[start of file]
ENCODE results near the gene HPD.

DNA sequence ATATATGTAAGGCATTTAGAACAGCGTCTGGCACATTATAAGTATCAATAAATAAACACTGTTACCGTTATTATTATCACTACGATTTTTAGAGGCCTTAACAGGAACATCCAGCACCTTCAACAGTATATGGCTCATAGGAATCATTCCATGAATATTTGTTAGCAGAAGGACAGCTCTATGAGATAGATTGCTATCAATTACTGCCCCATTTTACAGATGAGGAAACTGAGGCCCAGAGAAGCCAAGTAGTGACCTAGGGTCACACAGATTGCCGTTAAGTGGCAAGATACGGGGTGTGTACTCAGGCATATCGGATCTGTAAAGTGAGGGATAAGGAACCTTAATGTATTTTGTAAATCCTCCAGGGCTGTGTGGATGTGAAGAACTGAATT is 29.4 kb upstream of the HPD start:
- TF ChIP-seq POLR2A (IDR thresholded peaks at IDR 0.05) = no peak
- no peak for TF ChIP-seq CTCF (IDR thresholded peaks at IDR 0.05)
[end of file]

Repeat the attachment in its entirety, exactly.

ENCODE results near the gene HPD.

DNA sequence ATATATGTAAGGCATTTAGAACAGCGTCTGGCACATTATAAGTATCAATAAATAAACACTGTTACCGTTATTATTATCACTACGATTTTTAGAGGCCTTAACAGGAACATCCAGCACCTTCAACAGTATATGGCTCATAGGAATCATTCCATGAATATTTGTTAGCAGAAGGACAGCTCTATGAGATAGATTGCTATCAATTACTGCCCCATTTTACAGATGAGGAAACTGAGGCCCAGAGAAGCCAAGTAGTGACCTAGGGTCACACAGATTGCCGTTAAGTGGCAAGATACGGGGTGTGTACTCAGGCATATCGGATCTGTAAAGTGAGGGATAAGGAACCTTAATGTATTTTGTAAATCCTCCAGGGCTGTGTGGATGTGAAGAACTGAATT is 29.4 kb upstream of the HPD start:
- TF ChIP-seq POLR2A (IDR thresholded peaks at IDR 0.05) = no peak
- no peak for TF ChIP-seq CTCF (IDR thresholded peaks at IDR 0.05)